Is there anything better than an adorable little playhouse? I think not! I’ve been looking forward to creating a little space for our kids in the backyard for some time now. We knew that we didn’t want a gigantic swing set that would take over the whole yard. A small structure for them to jump, swing, and climb on is all we really needed.
You can easily get lost in the millions of cute playhouse ideas when browsing the web. We decided to start with a free place that I found on Craig’s List. It wasn’t in the best shape, but it gave us a good foundation to build on. A lot of the inspiration for our playhouse came from The Handmade Home and the Handmade Hideaway that they built.
THE BASE AND PLATFORM
This is the free place from Craig’s list that we started with. We ended up just using the base, the platform, and the steps.
After we leveled out the base, we installed the platform. We extended the platform out an extra 2 feet, which is the current uncovered deck area. Once that was done, we could re-install the steps. The overall size of our platform is 6 feet wide by 6 feet deep and the actual covered/house area is 6 feet wide by 4 feet deep.
From there we started framing out the walls. It’s basically the same process as framing interior walls, except on a much smaller scale. The walls are 5 feet high and we framed out two windows, one on the right side and one on the left side. We opted to leave the backside wall solid with no windows so I could add a chalkboard and some storage.
Next, we added the roof. This is probably the most complicated part of building the playhouse. We relied heavily on this post from The Handmade Home for building our roof. Here is a little sketch of how I planned out our rafters and roofing.
We have 3 sets of rafters total, one set on the back side, one set on the front side, and one set in the middle. After the ridge and rafters were attached and set in place, we used some scrap 2×4 boards to add the collar ties to brace the rafters. Lastly, we added a brace on the back wall to support the gable.
For our roofing materials, we decided to use galvanized steel. This is the tin roofing material and this ridge cap that we used. We did not add any other type of flashing. Instead, we trimmed everything out with wood to cover any sharp edges.
After the roof was on, it was time for the siding. We decide to use these inexpensive fence pickets from Home Depot for our siding. Since they are 6’ in length, they fit perfectly on the back wall with no cutting required (except for the roof pitch area). To the right and left sidewalls, we just cut them to length as needed. We overlapped each fence picket slightly, by about 1,” as we stacked and nailed them into the studs. Before we installed them, I stained both sides of the pickets, which saved a ton of time and made it much easier than staining them after they were hung. This PPG Timeless Stain in American Chestnut is the stain I use on everything.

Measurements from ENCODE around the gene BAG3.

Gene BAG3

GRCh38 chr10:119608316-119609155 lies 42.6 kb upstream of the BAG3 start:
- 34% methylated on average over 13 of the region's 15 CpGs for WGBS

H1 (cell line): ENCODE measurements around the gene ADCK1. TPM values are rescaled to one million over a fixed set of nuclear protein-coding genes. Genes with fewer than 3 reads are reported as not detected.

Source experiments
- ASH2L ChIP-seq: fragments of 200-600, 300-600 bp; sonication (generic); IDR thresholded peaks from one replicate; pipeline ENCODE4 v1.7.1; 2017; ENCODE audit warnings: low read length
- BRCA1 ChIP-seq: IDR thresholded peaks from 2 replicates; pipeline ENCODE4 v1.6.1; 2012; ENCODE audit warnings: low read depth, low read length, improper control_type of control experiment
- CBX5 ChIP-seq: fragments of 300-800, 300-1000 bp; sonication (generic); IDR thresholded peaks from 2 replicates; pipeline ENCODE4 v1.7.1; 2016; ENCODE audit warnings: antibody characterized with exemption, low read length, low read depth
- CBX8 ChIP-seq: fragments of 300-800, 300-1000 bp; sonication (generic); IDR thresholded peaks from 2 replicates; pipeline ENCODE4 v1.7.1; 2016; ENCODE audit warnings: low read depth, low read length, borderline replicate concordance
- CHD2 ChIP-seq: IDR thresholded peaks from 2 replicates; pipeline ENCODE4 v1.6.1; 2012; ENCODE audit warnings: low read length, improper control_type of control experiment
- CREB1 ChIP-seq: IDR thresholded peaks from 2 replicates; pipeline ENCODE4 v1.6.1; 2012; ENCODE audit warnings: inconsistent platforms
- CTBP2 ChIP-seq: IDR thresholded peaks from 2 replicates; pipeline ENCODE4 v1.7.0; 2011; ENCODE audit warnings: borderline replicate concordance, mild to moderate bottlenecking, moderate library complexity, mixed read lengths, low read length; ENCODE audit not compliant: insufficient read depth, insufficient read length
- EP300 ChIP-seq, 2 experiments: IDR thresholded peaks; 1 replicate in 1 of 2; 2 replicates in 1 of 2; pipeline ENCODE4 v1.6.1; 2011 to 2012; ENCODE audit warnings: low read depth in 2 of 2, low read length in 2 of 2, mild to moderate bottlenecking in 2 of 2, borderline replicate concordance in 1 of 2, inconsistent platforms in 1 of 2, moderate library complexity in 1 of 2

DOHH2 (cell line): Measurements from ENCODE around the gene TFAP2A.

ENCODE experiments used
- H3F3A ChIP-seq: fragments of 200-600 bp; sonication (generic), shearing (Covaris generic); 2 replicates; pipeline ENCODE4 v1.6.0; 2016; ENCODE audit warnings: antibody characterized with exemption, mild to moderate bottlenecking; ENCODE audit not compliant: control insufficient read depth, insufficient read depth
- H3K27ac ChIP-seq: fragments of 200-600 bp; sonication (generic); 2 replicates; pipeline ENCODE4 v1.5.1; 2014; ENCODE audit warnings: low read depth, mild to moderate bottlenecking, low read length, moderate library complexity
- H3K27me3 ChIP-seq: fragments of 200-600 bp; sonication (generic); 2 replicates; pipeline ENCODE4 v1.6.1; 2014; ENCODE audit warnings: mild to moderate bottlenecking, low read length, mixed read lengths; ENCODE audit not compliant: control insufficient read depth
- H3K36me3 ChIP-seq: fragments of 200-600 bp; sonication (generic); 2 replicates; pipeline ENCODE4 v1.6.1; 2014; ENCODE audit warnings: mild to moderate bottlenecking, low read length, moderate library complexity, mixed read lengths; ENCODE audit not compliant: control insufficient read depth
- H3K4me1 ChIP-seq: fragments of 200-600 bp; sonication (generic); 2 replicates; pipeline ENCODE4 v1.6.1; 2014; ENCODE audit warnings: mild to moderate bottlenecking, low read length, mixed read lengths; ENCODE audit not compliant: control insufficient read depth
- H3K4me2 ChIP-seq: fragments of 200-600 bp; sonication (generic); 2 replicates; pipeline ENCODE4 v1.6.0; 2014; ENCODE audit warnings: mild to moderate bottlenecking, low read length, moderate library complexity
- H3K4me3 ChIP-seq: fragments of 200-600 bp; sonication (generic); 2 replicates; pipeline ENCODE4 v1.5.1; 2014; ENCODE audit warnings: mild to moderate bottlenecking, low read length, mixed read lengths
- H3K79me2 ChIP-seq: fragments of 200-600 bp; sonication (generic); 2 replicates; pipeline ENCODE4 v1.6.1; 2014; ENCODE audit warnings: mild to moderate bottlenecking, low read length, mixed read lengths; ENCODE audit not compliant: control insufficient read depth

We finished trimming out the entire playhouse to give it a seamless look. For the outside corners and the windows, we used 1×4 boards. We used a larger 1×6 board to trim out the front.
At this point, we just needed to finish the railing. For the railing, we are using 4×4 posts and these 24” Steel Rebar pins. Here is a front view of our railing with our overall dimensions.
Start with four 4×4 posts and cut each post 32” in length. On one side of each 4×4 post, drill a 3/4” diameter hole every 4 inches from the steel rebar pins. Each hole that we drilled is about 3” deep. We ended up with 6 holes on each 4×4 post with some extra space at the bottom. At the bottom of the 4×4 post, we added a notch so we can attach it to the front of the playhouse platform. Here is a side view of one of our posts.
It was easy to attach one 4×4 post to the playhouse platform and then add the rear pins before attaching the next post. For the top railing, we just added a 2×4 board across the top of the 4×4 posts. We finished it off by adding steel brackets to the backside bottom of the posts for extra security.
We added a few finishing touches to personalize our DIY playhouse. The shutters are just made out of 1×4 boards, painted black, and attached with hinges. We also added a pulley with a bucket and rope so the kids hoist and haul things into the playhouse. Lastly, I made a chalkboard for the back wall. It actually folds down and converts into a table. I’ll explain the chalkboard table in more depth in another blog post. You can scroll to the bottom of this post for the entire list of sources for decorative items.
We have plans to add on to our playhouse over time. I am sure as our kids grow older we will add a few things to keep it interesting for their age levels. It will constantly be a work in progress, but we will call it finished for now!